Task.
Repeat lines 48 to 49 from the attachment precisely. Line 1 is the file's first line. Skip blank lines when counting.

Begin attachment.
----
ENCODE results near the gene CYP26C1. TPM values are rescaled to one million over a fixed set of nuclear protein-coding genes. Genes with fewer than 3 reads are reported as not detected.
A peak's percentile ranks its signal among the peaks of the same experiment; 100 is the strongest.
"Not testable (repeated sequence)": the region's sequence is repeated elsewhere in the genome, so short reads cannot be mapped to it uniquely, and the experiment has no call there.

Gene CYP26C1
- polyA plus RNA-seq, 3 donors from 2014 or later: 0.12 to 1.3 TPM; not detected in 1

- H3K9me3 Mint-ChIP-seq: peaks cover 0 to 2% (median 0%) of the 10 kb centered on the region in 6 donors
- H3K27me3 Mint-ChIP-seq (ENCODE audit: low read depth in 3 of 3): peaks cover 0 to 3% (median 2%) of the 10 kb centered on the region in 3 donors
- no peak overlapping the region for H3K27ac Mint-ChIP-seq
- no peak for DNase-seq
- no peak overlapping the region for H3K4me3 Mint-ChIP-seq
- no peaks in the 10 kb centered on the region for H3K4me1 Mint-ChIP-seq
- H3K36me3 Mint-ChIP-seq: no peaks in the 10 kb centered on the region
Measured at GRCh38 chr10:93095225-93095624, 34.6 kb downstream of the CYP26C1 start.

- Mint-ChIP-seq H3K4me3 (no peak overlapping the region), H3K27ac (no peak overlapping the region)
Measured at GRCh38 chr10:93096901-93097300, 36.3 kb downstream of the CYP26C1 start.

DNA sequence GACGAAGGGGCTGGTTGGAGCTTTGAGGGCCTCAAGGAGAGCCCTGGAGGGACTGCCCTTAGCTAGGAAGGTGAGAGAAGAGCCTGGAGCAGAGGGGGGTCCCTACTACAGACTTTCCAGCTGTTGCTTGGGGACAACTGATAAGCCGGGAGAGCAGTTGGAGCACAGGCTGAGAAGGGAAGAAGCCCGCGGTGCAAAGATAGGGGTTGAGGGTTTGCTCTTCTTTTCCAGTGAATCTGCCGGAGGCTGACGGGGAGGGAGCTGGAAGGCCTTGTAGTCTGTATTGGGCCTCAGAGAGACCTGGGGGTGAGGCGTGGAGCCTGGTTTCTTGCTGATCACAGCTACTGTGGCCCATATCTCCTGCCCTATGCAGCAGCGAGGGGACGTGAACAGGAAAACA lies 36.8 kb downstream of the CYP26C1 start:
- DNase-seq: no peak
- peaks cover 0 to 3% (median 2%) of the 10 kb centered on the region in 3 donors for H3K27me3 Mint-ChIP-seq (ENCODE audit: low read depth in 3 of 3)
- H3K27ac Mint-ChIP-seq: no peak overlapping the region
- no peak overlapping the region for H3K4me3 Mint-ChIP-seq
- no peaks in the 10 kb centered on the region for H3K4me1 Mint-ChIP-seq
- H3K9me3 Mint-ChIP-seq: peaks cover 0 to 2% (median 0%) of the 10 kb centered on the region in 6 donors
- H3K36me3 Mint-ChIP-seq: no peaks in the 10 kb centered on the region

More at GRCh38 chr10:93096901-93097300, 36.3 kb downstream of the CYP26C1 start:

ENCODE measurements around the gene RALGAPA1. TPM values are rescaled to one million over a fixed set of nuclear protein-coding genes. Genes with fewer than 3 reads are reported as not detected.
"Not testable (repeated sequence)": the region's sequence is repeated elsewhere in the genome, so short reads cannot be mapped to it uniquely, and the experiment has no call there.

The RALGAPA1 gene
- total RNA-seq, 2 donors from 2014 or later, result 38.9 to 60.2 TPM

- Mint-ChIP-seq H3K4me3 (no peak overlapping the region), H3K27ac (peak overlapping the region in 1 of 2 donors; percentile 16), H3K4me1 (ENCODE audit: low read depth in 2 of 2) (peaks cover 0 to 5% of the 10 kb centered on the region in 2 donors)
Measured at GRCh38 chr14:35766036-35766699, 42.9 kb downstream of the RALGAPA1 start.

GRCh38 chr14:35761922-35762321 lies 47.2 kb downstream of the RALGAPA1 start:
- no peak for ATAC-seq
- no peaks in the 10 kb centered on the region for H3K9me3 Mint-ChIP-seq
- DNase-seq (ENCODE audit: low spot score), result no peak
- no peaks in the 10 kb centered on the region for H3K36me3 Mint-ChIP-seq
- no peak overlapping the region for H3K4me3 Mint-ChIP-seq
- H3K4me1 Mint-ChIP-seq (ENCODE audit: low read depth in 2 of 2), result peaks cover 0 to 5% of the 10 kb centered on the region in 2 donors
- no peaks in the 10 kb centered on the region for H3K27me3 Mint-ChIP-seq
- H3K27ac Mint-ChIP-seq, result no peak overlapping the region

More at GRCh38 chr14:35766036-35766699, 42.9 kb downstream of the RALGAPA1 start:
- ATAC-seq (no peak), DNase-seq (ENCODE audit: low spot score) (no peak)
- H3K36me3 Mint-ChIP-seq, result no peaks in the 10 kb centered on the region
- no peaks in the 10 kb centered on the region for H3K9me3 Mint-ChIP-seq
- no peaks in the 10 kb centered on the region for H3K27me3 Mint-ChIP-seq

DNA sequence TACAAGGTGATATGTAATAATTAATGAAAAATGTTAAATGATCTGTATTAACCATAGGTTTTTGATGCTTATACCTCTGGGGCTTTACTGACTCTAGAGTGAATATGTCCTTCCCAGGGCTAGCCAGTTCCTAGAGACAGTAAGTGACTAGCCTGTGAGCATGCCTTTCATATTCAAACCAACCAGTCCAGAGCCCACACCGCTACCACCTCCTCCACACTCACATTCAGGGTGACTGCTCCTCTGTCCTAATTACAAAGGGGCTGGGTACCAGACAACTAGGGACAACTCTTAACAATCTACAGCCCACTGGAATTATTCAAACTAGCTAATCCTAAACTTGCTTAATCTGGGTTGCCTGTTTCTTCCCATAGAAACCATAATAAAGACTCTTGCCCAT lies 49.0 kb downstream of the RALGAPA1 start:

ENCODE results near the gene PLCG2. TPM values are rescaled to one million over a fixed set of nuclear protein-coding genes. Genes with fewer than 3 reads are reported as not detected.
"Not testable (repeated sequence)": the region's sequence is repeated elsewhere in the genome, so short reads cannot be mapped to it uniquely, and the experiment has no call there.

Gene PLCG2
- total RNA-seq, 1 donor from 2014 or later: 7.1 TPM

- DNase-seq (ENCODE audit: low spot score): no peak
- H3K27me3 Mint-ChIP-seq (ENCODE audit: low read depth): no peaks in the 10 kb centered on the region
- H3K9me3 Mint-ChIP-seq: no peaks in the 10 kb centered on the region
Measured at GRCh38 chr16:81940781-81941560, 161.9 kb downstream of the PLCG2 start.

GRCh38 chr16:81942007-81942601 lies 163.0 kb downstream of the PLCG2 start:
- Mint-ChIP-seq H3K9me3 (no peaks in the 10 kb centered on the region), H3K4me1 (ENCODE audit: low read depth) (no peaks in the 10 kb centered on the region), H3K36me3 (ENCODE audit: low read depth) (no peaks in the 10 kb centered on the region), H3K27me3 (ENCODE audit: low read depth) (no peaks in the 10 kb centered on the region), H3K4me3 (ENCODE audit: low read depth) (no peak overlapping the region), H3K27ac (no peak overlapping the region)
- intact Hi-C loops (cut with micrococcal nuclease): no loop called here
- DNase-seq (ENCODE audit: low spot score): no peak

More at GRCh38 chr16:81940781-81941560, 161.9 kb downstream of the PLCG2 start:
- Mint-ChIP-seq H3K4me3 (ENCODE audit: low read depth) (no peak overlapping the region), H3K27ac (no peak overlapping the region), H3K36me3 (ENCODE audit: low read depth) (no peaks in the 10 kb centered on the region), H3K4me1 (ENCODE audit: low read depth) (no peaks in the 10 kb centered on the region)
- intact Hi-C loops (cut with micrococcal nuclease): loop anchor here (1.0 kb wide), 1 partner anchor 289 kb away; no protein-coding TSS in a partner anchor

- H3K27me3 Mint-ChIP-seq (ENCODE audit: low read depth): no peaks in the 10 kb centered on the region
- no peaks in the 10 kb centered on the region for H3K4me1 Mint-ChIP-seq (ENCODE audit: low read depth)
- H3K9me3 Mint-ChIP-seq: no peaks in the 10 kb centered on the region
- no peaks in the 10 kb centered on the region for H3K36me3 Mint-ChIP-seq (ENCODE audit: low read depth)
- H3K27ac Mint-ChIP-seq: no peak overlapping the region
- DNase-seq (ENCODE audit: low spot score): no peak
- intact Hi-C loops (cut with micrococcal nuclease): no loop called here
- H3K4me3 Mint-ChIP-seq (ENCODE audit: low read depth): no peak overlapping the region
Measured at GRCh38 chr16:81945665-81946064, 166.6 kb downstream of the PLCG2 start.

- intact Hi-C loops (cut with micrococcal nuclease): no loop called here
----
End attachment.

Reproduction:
Gene PLCG2
- total RNA-seq, 1 donor from 2014 or later: 7.1 TPM